To advance digitalisation, it starts with designing the machine, on the basis of the specific requirements of the customer.
The process uses the Siemens NX CAD software to produce the 3D model that also serves to generate the first version of the digital twin. This virtual model has all the features of the planned machine, and is constantly developed. Using the Siemens Mechatronics Concept Designer, the engineers simulate the movement processes within the machine, define kinematic and dynamic properties, program cam disks, and dimension the drives.
An end-to-end data model
For a consistent data world, Bausch + Ströbel relies on Teamcentre from Siemens. It enables the machine builder to access all data at any time, starting with the 3D models, and including everything from circuit diagrams to technical documentation.
Therefore it makes engineering paperless.
For greater efficiency, the mechatronic development and the Mechatronics Concept Designer have made it possible for the first time to exploit the possibilities of digitalisation so that design, electrical engineering, mechanical engineering and programming can all work together on a project at the same time.
Marco Gierden, Business Development, Siemens said: “Together Siemens and Bausch + Ströbel have realised that digitalisation is the key to remaining successful together in the future.”
Siemens has many innovations that the company prides itself on, and a particular solution that is common within companies in the industry is digitalisation, in particular digital enterprise for process industry.
From integrated engineering to integrated options – digitalisation creates new options to produce more flexibility and satisfy customer-specific requirements individually.
Regulations, markets and even technologies are constantly changing, and working in the process industry creates a highly competitive pressure. This necessitates a balancing act between innovation and continuity. On the one hand, you have to design production more flexibly in order to launch products faster and satisfy individual customer requirements. On the other hand, you must comply with regulations and assure process safety and high product quality. And productivity and efficiency must keep rising so costs can keep falling.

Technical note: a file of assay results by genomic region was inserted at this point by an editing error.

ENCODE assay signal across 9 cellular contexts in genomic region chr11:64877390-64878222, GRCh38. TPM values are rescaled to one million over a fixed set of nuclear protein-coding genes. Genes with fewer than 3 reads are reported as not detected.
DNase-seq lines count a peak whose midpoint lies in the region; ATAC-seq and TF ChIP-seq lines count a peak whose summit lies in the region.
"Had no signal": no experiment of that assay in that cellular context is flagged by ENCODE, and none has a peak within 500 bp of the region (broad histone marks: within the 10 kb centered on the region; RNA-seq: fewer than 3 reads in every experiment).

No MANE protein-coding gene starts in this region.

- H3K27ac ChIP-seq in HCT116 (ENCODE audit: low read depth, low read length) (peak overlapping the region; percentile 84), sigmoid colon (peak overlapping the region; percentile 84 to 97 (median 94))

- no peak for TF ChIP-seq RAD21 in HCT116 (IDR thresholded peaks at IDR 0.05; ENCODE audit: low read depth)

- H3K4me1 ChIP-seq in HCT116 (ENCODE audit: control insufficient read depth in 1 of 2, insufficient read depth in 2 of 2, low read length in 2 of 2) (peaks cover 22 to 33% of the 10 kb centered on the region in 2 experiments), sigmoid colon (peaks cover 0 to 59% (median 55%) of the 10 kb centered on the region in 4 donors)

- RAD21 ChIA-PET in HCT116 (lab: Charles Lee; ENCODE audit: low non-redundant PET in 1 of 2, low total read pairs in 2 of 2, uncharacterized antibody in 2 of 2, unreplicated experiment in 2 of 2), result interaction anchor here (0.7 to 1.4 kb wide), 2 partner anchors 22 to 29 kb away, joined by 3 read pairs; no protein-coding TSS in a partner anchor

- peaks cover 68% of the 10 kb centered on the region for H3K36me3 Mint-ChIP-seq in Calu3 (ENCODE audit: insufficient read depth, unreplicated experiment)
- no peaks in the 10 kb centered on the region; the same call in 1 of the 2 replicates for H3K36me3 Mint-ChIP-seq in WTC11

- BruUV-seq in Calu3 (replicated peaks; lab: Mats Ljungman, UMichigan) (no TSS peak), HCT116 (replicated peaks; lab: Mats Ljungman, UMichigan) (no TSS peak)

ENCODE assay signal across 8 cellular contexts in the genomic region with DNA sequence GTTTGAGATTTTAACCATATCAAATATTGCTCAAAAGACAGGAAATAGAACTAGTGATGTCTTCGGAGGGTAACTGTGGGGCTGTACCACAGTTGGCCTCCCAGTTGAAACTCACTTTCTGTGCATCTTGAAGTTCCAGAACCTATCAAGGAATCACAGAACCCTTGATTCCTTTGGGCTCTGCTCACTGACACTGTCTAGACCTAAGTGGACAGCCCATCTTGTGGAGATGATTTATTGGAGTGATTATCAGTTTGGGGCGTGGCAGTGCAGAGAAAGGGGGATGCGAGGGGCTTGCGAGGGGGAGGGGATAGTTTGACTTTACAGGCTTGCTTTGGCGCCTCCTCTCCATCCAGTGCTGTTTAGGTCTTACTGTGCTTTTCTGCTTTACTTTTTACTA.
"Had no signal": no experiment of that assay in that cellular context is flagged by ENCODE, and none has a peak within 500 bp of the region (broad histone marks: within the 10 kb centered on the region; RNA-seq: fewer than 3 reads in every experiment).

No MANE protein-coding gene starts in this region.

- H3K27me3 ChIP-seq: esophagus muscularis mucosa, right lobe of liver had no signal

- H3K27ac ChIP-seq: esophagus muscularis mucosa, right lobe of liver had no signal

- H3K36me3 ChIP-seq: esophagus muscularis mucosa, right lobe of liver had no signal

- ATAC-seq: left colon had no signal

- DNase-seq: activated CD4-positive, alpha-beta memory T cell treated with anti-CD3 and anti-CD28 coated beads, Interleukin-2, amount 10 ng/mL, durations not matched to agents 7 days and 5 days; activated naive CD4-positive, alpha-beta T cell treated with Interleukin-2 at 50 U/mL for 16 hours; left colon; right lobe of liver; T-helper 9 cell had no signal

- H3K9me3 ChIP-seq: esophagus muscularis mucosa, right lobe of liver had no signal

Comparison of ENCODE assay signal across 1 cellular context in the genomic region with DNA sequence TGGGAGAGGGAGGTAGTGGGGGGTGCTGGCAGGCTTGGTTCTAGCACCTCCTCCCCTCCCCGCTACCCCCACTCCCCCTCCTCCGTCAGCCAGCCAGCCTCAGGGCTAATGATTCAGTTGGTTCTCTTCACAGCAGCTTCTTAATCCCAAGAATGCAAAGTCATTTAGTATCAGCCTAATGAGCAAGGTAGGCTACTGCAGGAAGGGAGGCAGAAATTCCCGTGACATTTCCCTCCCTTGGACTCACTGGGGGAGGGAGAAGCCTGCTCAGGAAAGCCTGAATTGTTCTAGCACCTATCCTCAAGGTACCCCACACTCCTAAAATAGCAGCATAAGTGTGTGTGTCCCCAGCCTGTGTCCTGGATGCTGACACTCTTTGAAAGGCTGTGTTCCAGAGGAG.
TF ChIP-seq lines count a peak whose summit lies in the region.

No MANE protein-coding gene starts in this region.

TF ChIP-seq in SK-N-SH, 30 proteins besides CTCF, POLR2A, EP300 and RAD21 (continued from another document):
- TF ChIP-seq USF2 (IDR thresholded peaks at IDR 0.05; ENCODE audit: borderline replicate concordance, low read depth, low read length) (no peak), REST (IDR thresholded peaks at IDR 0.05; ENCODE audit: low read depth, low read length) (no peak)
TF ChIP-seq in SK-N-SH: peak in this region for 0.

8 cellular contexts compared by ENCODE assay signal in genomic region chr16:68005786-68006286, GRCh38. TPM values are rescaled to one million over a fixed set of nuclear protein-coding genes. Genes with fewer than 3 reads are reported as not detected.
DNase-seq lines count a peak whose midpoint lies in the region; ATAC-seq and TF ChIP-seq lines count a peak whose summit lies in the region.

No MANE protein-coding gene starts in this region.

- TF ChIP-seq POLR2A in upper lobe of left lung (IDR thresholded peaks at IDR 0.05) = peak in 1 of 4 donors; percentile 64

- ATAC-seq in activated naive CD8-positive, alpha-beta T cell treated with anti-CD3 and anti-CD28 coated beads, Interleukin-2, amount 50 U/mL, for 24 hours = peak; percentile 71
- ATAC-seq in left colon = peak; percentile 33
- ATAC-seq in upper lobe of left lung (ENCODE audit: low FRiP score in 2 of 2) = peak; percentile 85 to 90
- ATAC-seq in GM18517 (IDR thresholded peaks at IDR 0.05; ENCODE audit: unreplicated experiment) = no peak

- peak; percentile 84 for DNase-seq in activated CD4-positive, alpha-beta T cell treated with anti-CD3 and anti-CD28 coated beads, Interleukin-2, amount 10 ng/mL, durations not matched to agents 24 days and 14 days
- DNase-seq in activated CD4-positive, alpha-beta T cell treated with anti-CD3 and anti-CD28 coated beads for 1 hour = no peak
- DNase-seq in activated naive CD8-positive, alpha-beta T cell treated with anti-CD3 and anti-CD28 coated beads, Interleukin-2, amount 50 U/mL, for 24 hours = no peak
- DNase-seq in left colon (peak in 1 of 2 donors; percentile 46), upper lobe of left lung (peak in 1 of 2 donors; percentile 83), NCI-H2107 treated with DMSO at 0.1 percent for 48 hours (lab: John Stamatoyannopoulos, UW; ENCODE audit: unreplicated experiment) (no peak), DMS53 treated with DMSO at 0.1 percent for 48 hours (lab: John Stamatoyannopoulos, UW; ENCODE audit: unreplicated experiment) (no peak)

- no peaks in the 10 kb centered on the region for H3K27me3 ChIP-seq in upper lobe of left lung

Siemens can offer faster engineering with reliable commissioning. Regardless of whether you are looking for individual solutions for end customers or reducing maintenance intervals and increasing plant availability – the answer is digital plants.
Integrated hardware, software and service programs from Siemens allow customers to record and intelligently leverage the huge quantity of data that processes generate. Relating back to the digital twin, a central platform and high performance network components are the basis of a digital twin that can be used to map and optimise the entire plant lifecycle.
End-to-end optimised processes which serve current market demands with flexibility and efficiency help to sharpen competitive standing in the process industries. The Digital Enterprise for the process industry with the digital twin at its core helps users to speed up the digital transformation of their facilities.
The continuation of Integrated Engineering in the operation stages are referred to as ‘Integrated Operations’. This is another area in which the digital twins can benefit. The key basics are the systematic recording of process data and integrating the data from different levels, from field to management.
To be able to increase the availability and reliability of a process plant, for example, the mechanical assets must be monitored since they are the main cause of unplanned down-time.It’s down to simple communication with the control system and the maintenance tool, as well as access to all plant data through the digital twin, which will accelerate maintenance and repair measures.
Siemens believe digitalisation is the most effective lever for improving the ability to be competitive in the process industry. With digitalisation decisions of unprecedented quality can be made fast, be well-founded and based on facts.